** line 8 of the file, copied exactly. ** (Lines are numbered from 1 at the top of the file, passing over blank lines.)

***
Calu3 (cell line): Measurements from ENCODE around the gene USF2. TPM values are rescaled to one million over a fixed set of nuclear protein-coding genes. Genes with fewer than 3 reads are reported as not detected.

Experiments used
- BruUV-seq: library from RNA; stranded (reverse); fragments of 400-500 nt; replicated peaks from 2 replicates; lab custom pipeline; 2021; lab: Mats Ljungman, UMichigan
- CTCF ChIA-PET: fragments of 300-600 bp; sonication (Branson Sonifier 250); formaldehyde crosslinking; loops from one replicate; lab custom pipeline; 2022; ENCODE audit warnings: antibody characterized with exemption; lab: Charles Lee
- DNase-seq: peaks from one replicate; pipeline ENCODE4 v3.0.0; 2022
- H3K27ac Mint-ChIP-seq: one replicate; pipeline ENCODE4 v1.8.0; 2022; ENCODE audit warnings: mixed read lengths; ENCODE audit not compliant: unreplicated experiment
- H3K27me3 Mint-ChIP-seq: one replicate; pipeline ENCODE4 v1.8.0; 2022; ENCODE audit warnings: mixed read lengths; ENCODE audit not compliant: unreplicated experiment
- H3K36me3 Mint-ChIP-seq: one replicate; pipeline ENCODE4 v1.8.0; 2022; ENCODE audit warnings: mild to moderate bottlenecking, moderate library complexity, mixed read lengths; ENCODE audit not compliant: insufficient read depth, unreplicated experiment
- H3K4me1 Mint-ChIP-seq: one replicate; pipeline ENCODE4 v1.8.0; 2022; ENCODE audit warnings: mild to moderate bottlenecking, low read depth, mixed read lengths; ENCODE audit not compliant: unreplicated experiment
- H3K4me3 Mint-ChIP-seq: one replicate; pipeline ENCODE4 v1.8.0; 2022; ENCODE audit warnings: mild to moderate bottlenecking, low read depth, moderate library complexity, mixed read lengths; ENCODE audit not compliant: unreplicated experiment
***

- H3K36me3 Mint-ChIP-seq: one replicate; pipeline ENCODE4 v1.8.0; 2022; ENCODE audit warnings: mild to moderate bottlenecking, moderate library complexity, mixed read lengths; ENCODE audit not compliant: insufficient read depth, unreplicated experiment